In May further experiments were made: ‘Paul’s choir and divers other parishes in London sung all the service in English, both Mattins, Mass, and Evensong, and kept no Mass without some received the communion with the priest’; and a little later ‘on the 12th day of May King Henry VII.’s anniversary was kept at Westminster, the Mass sung all in English, with the Consecration of the Sacrament also spoken in English, the priest leaving out all the Canon after the Creed (? Qui pridie) save the Paternoster, and then ministering the Communion after the King’s Book.’52

As time went on, these experimental forms of service were given a wider currency,53 On the 4th of September, 1548, the Protector wrote to the Vice-Chancellor and heads of houses of the University of Cambridge to order that for the present ‘you and every of you in your colleges, chapels, or other churches use one uniform order, rite, ceremonies in the Mass, Mattins, and Evensong, and all divine service in the same to be said or sung, such as, is presently used in the King’s Majesty’s Chapel, and none other.’54 The prescribed form accompanied the letter, but it does not appear to be now extant: but it is clear from the description that the Breviary Offices had been already reduced to two, and it seems probable that in other respects besides this the point occupied by the First Prayer Book as to these services had already been practically reached by way of experiment, and that little remained but to complete the work and present it for formal authorisation.

and Vernacular Services.

1 Von ordenung gottis dienst ynn der gemeyne, and the Formula missæ et communionis pro ecclesia Wittembergensi: See Richter, Die Evangelischen Kirchenordnungen, Weimar, 1846.

2 See Batiffol, History of the Roman Breviary, Engl. Trans., pp. 236-248. The first text, Breviarium Romanum nuper reformatum, in quo sacræ scripturæ libri probatæque sanctorum historiæ eleganter beneq. disposita leguntur, has been reprinted by the pains of Dr. Wickham Legg (Cambridge, 1888). A large number of editions of the second text appeared.

3 See his proposal to revise the Breviary by purging out false or doubtful legends. Synod of Cologne (1536), Art. II. cap. vi. Binius Concilia Gen. (Cologne, 1618), IV. ii. 177.

4 Hermann von Wied, von M. Deckers (Köln, 1840) pp. 71 and ff.

5 Richter, l. c., i., 176.

6 ‘Postquam veni Bonnam intellexi episcopum dedisse mandatum, ut forma doctrinæ et rituum proponenda ‘ecc1esiis conscribatur, et quidem ad exemplum Norimbergensis formæ.’ Melancthon, Epist. No. 2706; Opp. V. 112. ‘Scripsi vobis antea Episcopum secuturum esse formam Norimbergensem, eratque ante meum adventum institutus liber ad exemplum Norimbergense scribendus. Retinuit pleraque Osiandri Bucerus ; quosdam articulos auxit, ut est copiosus. Mihi, cum omnia relegissem, attribuit articulos περι πριων υποστασεων de creatione, de peccato originis, de justitia fidei et operum, de ecc1esia, de pœnitentia. In his consumpsi tempus hactenus, et legi de cæremoniis Baptismi et Cœnæ Domini quæ ipse composuit.’ Epist. No. 2707, ibid.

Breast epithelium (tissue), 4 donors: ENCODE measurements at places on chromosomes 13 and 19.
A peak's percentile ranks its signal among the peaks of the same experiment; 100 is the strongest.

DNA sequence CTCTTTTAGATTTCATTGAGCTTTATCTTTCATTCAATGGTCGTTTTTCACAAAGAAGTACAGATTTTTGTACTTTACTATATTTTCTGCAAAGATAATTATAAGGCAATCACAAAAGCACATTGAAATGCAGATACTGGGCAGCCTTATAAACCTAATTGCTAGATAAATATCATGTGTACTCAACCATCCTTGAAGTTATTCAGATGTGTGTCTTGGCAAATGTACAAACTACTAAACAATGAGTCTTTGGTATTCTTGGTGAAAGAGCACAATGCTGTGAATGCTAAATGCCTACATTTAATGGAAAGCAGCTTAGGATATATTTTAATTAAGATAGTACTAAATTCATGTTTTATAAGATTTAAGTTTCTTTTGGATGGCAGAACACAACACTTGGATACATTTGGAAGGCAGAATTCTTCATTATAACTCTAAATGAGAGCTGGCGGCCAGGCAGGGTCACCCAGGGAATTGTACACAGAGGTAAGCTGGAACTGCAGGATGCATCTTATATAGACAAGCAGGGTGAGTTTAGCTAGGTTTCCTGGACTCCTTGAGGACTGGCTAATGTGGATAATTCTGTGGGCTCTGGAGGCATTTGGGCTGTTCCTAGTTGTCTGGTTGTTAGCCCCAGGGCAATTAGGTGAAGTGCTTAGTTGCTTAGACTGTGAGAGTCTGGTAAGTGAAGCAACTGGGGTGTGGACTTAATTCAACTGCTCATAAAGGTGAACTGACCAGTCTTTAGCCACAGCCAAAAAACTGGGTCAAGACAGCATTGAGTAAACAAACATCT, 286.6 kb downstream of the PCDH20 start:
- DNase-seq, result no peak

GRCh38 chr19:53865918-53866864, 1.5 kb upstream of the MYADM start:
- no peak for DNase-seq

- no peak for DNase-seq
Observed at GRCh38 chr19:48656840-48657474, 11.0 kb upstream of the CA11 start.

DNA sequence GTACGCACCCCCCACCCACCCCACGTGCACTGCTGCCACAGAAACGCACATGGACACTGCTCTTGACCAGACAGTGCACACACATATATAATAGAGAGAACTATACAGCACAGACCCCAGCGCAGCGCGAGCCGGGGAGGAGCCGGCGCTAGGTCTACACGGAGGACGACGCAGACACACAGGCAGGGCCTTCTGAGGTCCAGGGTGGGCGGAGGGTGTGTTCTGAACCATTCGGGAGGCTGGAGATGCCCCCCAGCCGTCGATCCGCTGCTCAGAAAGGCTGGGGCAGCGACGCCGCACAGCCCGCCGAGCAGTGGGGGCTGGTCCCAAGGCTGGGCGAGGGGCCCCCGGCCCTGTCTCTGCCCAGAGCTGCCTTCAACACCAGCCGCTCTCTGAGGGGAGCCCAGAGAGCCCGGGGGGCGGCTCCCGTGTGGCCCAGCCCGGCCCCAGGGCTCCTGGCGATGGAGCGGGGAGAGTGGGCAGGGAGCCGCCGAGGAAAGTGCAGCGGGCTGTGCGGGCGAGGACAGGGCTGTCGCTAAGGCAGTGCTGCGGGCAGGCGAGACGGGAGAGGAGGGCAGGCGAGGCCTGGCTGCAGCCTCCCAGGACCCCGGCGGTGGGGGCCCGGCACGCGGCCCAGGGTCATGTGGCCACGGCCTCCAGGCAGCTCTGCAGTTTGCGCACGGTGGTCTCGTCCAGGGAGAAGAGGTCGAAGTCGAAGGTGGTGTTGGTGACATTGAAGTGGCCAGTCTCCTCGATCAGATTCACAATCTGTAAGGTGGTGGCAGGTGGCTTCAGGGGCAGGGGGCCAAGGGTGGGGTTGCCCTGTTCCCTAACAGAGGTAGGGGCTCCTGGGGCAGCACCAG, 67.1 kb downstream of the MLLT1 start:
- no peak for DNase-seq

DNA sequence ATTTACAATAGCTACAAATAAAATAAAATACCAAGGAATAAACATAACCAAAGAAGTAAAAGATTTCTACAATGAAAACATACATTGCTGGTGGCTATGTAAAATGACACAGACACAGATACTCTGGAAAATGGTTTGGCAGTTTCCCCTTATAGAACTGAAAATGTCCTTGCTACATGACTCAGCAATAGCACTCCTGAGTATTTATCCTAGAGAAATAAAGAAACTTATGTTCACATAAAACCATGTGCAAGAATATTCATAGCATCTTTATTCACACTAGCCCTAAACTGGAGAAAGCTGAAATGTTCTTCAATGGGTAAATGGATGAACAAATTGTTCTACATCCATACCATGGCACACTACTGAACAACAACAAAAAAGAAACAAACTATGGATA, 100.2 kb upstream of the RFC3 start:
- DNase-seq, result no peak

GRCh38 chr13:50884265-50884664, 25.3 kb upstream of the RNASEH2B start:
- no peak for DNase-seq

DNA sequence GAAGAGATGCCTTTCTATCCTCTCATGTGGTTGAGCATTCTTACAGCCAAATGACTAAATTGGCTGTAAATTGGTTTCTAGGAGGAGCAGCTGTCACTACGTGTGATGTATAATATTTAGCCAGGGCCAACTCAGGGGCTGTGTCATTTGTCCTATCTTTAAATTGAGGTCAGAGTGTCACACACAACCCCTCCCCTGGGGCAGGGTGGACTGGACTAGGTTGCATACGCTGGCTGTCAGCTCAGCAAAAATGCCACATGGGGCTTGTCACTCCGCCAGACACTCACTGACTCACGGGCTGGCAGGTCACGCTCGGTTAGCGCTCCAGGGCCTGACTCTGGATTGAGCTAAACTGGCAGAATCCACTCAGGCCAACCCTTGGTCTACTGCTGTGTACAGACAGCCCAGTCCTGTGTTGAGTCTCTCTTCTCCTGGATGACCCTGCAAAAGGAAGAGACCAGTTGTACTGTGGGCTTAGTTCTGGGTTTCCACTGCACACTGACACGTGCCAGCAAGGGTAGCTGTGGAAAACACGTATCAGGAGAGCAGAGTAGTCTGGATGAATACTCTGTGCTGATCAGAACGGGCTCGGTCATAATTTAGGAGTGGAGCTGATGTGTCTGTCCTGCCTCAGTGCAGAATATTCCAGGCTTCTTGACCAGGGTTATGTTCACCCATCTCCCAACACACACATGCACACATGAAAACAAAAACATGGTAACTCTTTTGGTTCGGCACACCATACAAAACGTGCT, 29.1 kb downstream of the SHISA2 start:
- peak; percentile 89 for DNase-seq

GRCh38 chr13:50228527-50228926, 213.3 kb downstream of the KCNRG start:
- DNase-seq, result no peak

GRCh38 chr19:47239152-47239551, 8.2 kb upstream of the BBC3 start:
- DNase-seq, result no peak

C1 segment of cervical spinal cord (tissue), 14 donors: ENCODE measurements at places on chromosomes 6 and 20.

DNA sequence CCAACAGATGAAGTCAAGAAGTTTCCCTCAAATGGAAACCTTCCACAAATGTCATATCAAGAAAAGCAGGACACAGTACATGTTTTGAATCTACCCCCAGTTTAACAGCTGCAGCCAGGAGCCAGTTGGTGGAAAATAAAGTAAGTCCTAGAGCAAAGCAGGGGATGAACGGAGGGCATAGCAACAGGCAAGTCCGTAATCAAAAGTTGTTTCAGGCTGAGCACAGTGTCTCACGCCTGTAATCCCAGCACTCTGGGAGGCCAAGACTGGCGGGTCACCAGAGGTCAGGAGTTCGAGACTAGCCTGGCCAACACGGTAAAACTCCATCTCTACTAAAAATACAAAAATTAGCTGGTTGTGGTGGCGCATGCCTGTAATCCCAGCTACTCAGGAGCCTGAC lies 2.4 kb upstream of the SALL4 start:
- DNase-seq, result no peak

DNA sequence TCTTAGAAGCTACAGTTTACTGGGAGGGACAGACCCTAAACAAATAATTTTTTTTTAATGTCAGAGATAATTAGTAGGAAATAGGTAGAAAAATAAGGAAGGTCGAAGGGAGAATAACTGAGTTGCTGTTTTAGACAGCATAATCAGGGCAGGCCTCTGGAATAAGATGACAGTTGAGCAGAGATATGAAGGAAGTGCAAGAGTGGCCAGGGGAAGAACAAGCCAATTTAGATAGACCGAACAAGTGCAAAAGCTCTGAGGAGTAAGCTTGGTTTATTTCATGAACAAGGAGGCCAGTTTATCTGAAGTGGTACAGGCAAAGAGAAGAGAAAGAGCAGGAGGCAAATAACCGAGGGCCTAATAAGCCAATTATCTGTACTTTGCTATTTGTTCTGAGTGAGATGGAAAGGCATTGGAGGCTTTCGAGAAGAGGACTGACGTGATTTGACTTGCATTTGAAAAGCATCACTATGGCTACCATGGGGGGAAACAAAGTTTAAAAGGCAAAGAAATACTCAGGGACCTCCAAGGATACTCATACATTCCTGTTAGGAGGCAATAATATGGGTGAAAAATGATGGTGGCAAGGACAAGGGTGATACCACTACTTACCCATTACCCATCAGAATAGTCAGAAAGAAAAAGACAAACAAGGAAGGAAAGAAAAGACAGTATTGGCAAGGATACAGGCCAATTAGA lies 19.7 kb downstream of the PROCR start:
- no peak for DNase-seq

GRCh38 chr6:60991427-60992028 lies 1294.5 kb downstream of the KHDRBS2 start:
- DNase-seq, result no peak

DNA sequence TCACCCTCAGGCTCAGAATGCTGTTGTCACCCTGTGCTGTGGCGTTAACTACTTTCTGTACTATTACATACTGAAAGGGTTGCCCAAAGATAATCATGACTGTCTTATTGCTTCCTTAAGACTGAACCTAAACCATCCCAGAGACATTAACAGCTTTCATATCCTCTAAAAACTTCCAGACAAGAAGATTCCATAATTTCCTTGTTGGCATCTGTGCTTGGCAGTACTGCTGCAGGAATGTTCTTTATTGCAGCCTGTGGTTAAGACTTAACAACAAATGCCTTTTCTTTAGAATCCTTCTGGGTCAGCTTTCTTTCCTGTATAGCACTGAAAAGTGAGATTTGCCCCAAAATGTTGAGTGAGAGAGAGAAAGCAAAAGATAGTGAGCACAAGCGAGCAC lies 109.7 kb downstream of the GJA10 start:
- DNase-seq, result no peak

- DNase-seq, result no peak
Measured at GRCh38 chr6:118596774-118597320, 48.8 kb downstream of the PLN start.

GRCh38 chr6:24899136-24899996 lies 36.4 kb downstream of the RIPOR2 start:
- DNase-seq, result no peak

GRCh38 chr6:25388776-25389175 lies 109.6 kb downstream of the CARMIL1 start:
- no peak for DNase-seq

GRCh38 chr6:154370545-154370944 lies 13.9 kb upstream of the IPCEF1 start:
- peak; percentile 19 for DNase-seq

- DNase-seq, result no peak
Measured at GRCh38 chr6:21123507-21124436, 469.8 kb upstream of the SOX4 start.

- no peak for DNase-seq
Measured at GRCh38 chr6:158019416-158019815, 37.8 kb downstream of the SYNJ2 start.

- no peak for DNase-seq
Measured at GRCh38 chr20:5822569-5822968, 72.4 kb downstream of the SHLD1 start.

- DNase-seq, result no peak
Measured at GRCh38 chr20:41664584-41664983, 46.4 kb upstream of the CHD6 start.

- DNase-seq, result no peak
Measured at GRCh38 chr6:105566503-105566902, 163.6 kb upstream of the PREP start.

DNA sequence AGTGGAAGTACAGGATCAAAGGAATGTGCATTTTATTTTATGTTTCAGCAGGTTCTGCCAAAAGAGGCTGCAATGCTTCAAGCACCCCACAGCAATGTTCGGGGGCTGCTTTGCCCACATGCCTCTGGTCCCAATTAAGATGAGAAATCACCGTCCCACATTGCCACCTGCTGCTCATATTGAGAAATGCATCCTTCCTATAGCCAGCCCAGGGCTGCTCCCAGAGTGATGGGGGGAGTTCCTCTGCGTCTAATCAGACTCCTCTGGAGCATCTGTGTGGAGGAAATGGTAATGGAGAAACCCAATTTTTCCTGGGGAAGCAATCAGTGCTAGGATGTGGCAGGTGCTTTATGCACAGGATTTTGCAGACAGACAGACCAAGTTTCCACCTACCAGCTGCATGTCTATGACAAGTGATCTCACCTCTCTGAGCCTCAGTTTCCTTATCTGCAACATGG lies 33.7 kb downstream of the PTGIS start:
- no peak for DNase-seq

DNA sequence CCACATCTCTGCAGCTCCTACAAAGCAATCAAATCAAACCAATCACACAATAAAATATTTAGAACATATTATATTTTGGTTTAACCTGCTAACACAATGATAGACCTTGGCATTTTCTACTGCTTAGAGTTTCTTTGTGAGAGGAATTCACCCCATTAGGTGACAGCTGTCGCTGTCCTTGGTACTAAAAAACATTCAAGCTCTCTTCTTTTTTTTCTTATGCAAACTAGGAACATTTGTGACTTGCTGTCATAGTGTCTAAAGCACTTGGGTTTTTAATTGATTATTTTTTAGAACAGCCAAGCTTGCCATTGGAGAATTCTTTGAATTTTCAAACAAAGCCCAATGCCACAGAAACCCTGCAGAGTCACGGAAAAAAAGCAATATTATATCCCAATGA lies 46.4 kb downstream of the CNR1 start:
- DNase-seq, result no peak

7 This work was first published in German, Von Gottes genaden unser Hermans Ertzbischoffs zu Cöln und Churfursten, &c. , einfaltigs bedencken warauff,’ &c. (Richter, 11. 30). A Latin translation was published at Bonn in 1545, ‘Nostra Hermanni ex gratia dei Archiepiscopi Coloniensis et principis, electoris, &c., Simplex ac pia deliberatio,’ &c, which differs considerably from the German original. An English translation of the Latin work was printed in 1547, entitled, ‘A simple and religious consultation of us Herman by the grace of God archebishop of Colone, and Prince Electour, &c. by what meanes a Christian reformation, and founded in God’s worde, of doctrine, administration of the devine Sacramentes, of Ceremonies, and the hole cure of soules, and other ecclesiastical ministeries, may be begon among men committed to our pastorall charge, until the Lorde graunt a better to be appoynted either by a free and Christian counsayle, general or national, or elles by the states of the Empire of the nation of Germanie, gathered together in the Holye Ghost.’ A second English edition, ‘revised by the translator thereof, and amended in many places,’ was printed in 1548. This edition is that quoted here.

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8 See Ranke’s Deutsche Geschichte im Zeitalter der Reformation (Berlin, 1843) iv., 329, and Deckers, pp. 148 and ff.

9 Wilkins, Conc. III. 776.

10 Ibid., III. 810.

11 Wilkins, Concil. III. 815. Burnet iv, 341 (ed. Pocock, Oxford, 1865.)

12 The order is repeated in a Proclamation (6 May, 1541), which fixes the price of the unbound bible at ten shillings, or twelve shillings if ‘well and sufficiently bound, trimmed, and clasped’ (Wilkins, III. 856; Strype, Cranmer, I. 84. See an account of early English translations of the Bible in Bp. Westcott’s History of the English Bible.